“There is a tendency for people to think it is necessary to have famous international guests, but often a real connection with the audience is established closer to home,” he says. “In the first year that I’m here, I want very much to collaborate with the young talent that grows here. I also want to develop relationships with artists, non-musicians that would collaborate on a more regular basis. I want to expand the view of what the concert is, which does not have to be just one thing.”
Despite the fact that Ilan says people have increasingly short attention spans in an age of instant gratification, he is optimistic that he can reach a wider audience. “I think there are ways of getting around this by offering a diverse repertoire of material and working with different kinds of artists and music,” he says. “That’s why in the Tectonics festival we are doing so many collaborations with people who would otherwise never work with an orchestra. It creates a completely new dynamic where things are unexpected. That’s an important part of what music is and what orchestra life is—that’s the way it should be anyways.”
Ilan says he is pleased that his ideas have been received so well. “I can keep a very traditional orchestra with repertoire and conductors on one hand, while developing a whole new strand of concerts on the other, which will gradually mean a different kind of audience too. Variety is important to me; I hate when I open orchestra brochures and they are almost always the same whether you are in France, England, or America.”
The brochure for Tectonics—the new modern music festival that he is launching in March—will certainly not be your standard orchestra fare. It will feature a wealth of John Cage and collaborative pieces with local musicians from a variety of scenes, including electronic, improvisation, and noise.  
It seemed like a good idea to ask Ilan to explain modernism, which is at the forefront of the new festival. “Oh Jesus, I would say, beginning in the twentieth century, people—like Duchamp, like Cage, like Dada artists—started to look at things and ask totally different questions. And this resulted in a whole bunch of different strands within new music and modern art,” he says. “Take for example an old piece by Cage that takes a piano and decides that it is going to be something else. It is still played as a piano, but he completely turns upside down what the player is doing, what the composer doing, and what the listener expects when they look at the instrument.”
And the conversation turns to John Cage, a real pioneer in modernism. “I think what’s really fascinating about him is that he decided very early on to constraints on his own power to get more out of his music. He was a composer trying to take himself out of the composition process, with less and less control of the outcomes, but the funny thing is that it always sounds like Cage, even if there is almost nothing there, you still know it’s Cage,” he says.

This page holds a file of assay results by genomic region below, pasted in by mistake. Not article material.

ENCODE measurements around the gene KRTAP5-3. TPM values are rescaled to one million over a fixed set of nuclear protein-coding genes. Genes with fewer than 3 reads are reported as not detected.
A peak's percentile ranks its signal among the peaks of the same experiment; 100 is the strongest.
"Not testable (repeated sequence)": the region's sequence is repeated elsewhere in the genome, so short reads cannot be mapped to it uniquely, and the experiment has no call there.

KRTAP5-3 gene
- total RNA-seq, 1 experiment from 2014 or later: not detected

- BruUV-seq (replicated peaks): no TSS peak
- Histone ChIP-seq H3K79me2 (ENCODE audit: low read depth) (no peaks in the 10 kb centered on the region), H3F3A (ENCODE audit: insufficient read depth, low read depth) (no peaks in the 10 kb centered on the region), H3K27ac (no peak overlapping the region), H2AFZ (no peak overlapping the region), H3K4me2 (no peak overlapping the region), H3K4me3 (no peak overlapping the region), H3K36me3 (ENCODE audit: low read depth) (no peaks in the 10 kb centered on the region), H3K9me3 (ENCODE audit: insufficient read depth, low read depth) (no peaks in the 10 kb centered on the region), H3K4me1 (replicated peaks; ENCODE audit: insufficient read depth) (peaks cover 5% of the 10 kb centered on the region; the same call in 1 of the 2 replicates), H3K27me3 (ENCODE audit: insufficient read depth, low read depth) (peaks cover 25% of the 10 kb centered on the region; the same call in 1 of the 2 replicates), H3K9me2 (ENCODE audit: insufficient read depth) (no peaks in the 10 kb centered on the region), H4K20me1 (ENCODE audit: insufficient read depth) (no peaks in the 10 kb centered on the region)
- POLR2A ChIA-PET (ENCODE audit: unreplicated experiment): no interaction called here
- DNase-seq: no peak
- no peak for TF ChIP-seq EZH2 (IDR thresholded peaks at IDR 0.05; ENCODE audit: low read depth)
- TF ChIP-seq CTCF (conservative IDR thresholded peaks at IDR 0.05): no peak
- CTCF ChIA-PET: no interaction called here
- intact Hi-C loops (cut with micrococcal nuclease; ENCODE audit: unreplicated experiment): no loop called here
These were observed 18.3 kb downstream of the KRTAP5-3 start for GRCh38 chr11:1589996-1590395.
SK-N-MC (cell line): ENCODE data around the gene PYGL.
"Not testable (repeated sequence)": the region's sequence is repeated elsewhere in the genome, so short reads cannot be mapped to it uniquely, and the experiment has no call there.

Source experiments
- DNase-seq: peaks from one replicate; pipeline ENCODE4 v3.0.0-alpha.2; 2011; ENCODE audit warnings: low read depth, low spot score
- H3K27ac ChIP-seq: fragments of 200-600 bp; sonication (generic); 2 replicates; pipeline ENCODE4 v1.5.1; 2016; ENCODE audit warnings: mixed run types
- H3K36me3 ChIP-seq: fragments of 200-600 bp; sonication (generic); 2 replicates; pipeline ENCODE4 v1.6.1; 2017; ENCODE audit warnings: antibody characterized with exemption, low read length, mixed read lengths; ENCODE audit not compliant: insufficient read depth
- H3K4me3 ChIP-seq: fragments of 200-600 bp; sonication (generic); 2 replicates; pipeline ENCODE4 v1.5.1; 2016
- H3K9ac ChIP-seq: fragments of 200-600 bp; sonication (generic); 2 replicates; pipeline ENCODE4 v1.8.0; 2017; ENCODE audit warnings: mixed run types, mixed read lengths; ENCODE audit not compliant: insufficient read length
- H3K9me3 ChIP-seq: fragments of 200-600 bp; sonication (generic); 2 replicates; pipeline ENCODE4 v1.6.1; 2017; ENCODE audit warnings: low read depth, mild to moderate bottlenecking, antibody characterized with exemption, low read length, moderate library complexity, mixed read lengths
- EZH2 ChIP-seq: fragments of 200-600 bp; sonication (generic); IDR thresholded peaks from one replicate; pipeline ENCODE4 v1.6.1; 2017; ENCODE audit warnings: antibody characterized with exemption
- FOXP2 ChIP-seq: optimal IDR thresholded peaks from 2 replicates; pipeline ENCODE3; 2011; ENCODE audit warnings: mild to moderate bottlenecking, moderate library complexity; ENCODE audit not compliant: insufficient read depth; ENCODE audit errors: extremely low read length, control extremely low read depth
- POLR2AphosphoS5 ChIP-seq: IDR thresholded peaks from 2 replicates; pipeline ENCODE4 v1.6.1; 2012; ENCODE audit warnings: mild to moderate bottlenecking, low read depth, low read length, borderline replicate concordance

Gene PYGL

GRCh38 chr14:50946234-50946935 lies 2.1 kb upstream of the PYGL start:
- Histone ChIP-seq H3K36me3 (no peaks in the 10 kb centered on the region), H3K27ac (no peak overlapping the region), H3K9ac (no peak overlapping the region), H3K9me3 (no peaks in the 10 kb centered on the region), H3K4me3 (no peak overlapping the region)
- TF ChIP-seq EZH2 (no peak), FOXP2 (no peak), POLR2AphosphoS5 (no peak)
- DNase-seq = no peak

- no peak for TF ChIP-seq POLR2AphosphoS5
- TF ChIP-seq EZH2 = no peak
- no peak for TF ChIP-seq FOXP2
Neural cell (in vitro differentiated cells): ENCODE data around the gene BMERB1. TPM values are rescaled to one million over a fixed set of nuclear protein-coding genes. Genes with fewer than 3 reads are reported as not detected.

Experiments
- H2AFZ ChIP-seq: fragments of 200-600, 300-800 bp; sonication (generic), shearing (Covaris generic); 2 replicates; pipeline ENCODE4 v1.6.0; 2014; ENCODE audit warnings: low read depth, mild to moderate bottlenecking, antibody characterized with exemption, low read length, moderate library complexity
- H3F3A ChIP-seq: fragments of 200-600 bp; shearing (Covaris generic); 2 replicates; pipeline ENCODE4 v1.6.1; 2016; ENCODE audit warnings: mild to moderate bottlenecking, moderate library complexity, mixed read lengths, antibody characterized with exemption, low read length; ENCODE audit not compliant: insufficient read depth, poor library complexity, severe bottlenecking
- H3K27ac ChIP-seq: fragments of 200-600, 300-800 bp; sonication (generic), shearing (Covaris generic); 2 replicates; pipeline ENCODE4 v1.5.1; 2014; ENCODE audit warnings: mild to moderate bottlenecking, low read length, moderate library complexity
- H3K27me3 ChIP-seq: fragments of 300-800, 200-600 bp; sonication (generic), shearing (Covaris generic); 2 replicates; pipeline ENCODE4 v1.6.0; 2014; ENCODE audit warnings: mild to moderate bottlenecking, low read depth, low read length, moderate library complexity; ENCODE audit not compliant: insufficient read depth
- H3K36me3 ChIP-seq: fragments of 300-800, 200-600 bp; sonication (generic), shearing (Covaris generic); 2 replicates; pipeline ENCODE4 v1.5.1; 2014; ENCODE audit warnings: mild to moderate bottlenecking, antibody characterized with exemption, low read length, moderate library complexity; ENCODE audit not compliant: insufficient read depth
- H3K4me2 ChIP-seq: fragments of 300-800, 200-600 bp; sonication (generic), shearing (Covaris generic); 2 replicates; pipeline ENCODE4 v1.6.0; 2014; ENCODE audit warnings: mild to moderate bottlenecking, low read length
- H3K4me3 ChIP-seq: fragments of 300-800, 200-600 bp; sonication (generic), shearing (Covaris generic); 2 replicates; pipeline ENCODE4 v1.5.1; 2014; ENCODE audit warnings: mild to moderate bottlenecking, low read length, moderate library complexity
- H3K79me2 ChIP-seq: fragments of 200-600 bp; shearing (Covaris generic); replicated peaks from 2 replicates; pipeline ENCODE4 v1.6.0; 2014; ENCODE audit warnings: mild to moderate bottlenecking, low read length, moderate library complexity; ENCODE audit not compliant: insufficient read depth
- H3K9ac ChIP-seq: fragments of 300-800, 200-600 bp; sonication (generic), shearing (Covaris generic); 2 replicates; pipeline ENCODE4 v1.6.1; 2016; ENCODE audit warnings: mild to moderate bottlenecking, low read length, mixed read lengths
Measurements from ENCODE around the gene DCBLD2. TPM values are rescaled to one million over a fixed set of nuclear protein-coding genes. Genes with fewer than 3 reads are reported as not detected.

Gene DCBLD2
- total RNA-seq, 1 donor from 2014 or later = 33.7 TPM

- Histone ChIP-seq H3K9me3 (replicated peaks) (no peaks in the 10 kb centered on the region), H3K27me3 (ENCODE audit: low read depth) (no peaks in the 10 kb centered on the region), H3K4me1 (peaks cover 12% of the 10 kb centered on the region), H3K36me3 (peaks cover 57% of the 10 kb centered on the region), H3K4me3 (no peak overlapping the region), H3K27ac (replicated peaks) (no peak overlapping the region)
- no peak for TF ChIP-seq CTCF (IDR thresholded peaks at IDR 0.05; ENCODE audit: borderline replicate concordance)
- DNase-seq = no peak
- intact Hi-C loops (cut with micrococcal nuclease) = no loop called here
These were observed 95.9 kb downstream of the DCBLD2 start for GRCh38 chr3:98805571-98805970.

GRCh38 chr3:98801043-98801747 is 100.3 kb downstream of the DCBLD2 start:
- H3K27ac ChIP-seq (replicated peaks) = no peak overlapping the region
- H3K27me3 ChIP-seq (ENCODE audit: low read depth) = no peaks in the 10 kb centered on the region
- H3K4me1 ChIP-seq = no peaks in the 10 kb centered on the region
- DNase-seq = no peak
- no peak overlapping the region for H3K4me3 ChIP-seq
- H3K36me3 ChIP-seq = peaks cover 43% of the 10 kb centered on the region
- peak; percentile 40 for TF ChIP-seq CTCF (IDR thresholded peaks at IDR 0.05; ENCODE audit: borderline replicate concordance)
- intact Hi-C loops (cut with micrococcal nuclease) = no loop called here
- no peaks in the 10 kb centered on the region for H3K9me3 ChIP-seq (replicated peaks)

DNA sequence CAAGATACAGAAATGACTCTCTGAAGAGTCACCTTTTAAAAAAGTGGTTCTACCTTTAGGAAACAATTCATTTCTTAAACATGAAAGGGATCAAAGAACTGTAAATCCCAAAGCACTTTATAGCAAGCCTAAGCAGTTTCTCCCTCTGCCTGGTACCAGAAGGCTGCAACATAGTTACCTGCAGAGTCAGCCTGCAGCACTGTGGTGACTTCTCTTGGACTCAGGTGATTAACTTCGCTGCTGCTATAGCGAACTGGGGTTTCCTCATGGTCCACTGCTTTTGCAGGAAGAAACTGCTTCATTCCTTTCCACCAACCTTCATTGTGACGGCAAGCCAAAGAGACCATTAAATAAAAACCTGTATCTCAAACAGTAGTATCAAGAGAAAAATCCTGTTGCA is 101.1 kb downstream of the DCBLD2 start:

“It’s kind of a whole way of thinking, not only about music, but also about the world. It’s very philosophical. From the beginning, he has been understood more by artists than musicians, and he has been more respected in the art world than the music world. Fewer musicians know his music than artists, who learn about it in art classes. In that sense, he was really a new figure in the world of music and he is still incredibly influential. In many ways a lot of his work is a kind of critique of the powerful structures and he was able to take the rug away from underneath by showing things from a different perspective. It’s difficult to explain, but for me, that’s most interesting.”
One of John Cage’s concepts centred on relinquishing control and in a number of his pieces he has removed the conductor from the equation completely. As a conductor, I ask Ilan how he feels about this. “Well I’ve done a lot of his pieces,” he says. “In one of them, ‘Concert for piano,’ the conductor part was a clock. I just stood there and did the clock with my hands, sometimes moving the second hands at the right time, but sometimes speeding up or slowing down. It’s a game, like everything he does. He’s taking rules about music and turning them upside down. He’s of course not interested in having a conductor show off their great expression. He is more interested in the sound being what it is.”
I take this opportunity to ask the silly question I had been harbouring. So you don’t have to wave a baton? Can it be anything? Like a flashlight? I question. “Oh yeah.” he laughs. “I’ve done it once in Denmark. It was very funny. But it was kind of a disaster. They gave me a flashlight and it stopped working in the show and it became completely dark and nobody could see anything. Yeah people do all sorts of weird stuff now.”